Three level design

The fourth topic in the ONL 181 course was about design for online and blended learning. This is something that I think all teachers should thinking about.
When I’m in a physical classroom together with a group of students, we can hear and see each other.
But in online and blended learning, often written communication has been the basis for educational design. For online learning, asynchronously written communication has dominated.
Writing is an important part of communication and the school tradition of written communication is so deeply rooted that I sometimes get the feeling that it is more associated with learning than other forms of communicating, making us ”blind” for the importance of body language, sighs, tone of voice and other communication modes. 
A research study on asynchronous and synchronous communication with students and teachers (Hrastinski, et al, 2010) shows that communication becomes more extensive if the education is designed for both asynchronous and synchronous communication. What is particularly emphasized is that synchronous communication enables students in online workgroups to get to know each other, build social relationships with, for example, small talk. This in turn may mean that more experience is exchanged, more collaboration is obtained and the students feel more committed to making agreed commitments.
Another aspect highlighted in the study is that synchronous communication reduces delay in, for example, feedback and negotiation of when, who and how tasks are to be done.
In the ONL course, we have regularly used video conferencing in our PBL groups. Several of the participants in my group pointed out how important it was for the group’s creativity, collaboration and learning that we got to know each other by means of real-time meeting even though we were in different parts of the world.

The cake

As I see, there are three design levels for activities and communication in online and blended learning:

  • Reproduce
  • Respond
  • Reorganize

When students listen and write what the teacher said or wrote, we are on the cake topping, the ”Reproduce layer”. When students comment on each other’s posts or contribution in writing or speech, we have entered the tasteful ”Respond layer”, and when students reflect, analyze and revalue their knowledge, we have gone into the depths of the cake and achieved brain reorganization, and real learning.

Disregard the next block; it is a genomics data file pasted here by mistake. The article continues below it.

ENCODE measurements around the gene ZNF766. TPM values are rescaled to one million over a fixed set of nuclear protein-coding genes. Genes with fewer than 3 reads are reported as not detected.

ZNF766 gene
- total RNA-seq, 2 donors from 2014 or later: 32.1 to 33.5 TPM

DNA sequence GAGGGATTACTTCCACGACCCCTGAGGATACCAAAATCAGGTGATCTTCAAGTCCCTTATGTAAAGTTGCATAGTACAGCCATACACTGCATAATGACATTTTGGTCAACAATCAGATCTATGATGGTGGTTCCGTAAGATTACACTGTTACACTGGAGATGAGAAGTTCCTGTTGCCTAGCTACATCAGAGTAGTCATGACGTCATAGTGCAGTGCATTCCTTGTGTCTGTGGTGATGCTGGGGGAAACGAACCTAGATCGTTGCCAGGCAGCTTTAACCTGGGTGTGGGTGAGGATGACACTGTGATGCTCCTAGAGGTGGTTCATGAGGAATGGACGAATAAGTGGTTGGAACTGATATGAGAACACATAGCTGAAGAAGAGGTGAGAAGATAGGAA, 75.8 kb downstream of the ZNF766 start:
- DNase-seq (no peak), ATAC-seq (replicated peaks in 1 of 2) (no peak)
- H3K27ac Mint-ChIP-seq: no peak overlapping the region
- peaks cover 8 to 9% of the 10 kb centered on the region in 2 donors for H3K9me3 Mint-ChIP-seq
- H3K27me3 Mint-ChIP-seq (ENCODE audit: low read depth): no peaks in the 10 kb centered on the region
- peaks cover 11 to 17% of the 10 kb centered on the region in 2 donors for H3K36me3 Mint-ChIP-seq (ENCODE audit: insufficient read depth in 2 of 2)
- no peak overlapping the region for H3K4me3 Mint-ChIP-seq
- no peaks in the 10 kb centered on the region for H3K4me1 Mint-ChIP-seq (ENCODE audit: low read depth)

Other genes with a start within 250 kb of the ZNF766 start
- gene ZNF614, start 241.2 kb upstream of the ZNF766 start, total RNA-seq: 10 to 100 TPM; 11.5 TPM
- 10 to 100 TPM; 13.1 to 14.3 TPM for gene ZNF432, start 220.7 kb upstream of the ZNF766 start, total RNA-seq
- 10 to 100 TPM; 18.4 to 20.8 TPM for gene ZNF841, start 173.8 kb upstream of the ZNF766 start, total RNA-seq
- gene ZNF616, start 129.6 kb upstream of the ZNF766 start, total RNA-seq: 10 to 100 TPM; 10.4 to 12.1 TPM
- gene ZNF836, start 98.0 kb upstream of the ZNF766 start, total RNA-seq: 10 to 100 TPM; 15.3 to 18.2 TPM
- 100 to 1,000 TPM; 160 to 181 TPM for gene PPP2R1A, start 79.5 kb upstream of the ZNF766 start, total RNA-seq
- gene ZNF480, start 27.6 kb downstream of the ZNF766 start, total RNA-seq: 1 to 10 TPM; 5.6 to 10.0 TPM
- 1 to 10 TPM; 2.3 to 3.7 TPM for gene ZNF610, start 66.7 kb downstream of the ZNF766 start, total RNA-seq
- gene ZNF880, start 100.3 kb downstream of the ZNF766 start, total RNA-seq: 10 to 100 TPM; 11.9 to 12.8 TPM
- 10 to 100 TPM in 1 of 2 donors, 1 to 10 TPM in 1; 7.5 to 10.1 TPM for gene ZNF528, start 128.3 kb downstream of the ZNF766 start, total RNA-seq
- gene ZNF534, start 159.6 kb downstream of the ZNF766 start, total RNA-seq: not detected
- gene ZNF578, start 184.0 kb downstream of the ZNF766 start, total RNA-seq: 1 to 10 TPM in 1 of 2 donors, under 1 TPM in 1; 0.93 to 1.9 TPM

Similarly, if I look at my role as teacher in the layers, I taste the topping when I lecture or write subject texts to the students. When I work with Formative Assessment (Formative Communication) I enter the respond layer and when I listen to students to try to understand their context and feedback and eventually re-evaluate my teaching I have found the deepest layer.

The participation in the ONL course has led me to see the need to have the whole cake if we are going to design for online and blended learning. We need to design content and activities that help students use all three layers and as teachers, I need to learn the depths. And for that i beleave meeting in video conferences have a vital part to play.

References

Hrastinski, S., Keller, C., & Carlsson, S. (2010). Design Exemplars for Synchronous e-Learning: A Design Theory Approach. Computers & Education, 55(2), 652–662. https://doi.org/10.1016/j.compedu.2010.02.025

Photo by Thomas AE on Unsplash

3 Replies to “Three level design”

  1. Hi Birger,
    As a learner in two parallel online courses, I have a good comparison basis now. My experience confirms your point on the importance of synchronous online meetings. If there are no such arrangements at all, I cannot imagine how real commitment, engagement and intrinsic motivation can develop in collaboration. If you just see names or even nicknames in a discussion forum, it is hard to relate to the others or feel any kind of interest in working together with them.

  2. What a great analogy, Birger! really love it!

    As you have rightly pointed out, it was the weekly synchronous meetings that developed trusting, respectful significant relationships where each member of the PBL group felt safe, confident and motivated to bounce ideas off others. This forms the foundation for a strong learning community.

    I am also participating in another online course, where such synchronous meetings are not the norm. It is up to individuals to initiate such conversations, and is not a component of the course design, and I can see how this is so beneficial. And I cannot more with what Judit has to say about unknown faces on the forum!

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